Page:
“Wherever I was, I was happy. At peace. I knew that everyone I cared about was all right. I knew it. Time didn’t mean anything, nothing had form but I was still me, you know? And I was warm and I was loved and I was finished. Complete. I don’t understand about theology or dimensions, or any of it, really but I think I was in heaven. And now I’m not. I was torn out of there. Pulled out by my friends. Everything here is hard, and bright, and violent. Everything I feel, everything I touch this is hell. Just getting through the next moment, and the one after that knowing what I’ve lost…” – Joss Whedon
Wish You Were Here So, so you think you can tell Heaven from Hell, Blue skies from pain. Can you tell a green field From a cold steel rail? A smile from a veil? Do you think you can tell? And did they get you to trade Your heroes for ghosts? Hot ashes for trees? Hot air for a cool breeze? Cold comfort for change? And did you exchange A walk on part in the war For a lead role in a cage? How I wish, how I wish you were here. We're just two lost souls Swimming in a fish bowl, Year after year, Running over the same old ground. What have we found? The same old fears. Wish you were here.” - Roger Waters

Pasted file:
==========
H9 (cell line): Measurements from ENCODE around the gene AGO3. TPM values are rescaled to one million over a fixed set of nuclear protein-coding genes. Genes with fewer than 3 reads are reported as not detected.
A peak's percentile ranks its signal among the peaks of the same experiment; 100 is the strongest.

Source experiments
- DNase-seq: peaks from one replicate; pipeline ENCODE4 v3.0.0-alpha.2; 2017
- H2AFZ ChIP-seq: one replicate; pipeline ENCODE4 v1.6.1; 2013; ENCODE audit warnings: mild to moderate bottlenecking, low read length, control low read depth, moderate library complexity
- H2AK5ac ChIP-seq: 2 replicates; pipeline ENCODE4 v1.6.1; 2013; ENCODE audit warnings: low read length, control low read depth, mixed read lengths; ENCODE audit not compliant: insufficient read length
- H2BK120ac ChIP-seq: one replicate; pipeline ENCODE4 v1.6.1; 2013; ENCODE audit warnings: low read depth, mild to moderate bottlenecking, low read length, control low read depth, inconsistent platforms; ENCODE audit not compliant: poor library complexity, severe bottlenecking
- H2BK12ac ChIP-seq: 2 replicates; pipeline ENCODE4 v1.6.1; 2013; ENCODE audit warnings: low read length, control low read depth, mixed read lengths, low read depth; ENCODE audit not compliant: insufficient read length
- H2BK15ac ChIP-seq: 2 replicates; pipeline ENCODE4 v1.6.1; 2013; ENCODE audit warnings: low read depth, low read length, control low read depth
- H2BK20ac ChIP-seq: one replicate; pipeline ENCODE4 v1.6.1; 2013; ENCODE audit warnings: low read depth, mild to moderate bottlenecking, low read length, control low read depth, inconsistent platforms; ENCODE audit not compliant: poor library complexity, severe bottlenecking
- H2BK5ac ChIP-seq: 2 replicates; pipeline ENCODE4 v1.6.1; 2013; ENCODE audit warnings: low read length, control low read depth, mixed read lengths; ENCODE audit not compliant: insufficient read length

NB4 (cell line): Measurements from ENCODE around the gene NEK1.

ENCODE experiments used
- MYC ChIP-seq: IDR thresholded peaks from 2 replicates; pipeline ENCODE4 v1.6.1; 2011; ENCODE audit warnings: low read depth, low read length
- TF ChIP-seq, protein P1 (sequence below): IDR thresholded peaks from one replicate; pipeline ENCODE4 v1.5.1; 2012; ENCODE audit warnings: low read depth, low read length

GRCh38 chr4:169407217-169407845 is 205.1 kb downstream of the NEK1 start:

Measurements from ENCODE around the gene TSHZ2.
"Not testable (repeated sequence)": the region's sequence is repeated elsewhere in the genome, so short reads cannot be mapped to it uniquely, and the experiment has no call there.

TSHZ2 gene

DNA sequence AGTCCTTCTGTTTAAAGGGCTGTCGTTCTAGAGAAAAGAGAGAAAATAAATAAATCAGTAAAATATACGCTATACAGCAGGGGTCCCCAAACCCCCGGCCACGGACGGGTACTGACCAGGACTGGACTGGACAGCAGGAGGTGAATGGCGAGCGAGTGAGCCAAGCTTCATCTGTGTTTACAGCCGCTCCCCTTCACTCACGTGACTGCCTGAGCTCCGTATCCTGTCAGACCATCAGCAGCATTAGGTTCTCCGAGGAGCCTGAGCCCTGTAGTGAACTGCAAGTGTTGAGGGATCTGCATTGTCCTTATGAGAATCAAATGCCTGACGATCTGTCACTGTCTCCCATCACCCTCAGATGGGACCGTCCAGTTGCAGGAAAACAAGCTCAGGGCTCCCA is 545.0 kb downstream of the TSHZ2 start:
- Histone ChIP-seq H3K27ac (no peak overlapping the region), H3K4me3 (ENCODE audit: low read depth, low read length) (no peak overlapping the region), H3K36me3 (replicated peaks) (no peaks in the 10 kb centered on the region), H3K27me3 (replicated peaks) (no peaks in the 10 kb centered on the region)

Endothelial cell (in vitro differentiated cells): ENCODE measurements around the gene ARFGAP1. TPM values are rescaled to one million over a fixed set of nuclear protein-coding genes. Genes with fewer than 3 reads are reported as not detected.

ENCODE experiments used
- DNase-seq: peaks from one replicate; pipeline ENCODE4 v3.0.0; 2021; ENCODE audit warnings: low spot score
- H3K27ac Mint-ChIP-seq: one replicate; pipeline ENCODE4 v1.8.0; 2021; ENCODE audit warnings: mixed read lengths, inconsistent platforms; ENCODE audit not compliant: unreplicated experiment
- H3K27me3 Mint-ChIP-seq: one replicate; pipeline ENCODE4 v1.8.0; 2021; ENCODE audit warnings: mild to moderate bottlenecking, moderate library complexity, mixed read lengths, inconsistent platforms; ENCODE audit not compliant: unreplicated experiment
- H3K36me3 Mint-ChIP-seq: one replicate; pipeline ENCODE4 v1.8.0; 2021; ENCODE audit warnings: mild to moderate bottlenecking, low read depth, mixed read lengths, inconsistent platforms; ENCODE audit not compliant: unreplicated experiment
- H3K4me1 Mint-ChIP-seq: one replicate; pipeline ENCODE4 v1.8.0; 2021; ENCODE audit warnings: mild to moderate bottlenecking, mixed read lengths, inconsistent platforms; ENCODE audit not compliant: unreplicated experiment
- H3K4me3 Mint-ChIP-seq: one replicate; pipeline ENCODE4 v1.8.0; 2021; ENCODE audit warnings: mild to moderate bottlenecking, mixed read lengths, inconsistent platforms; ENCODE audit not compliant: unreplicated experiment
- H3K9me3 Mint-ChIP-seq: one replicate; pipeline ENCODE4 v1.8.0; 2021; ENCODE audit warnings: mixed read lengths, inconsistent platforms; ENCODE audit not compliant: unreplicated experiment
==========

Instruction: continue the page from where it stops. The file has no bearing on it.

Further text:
“To a man utterly without a sense of belonging, mere life is all that matters. It is the only reality in an eternity of nothingness, and he clings to it with shameless despair.” – Eric Hoffer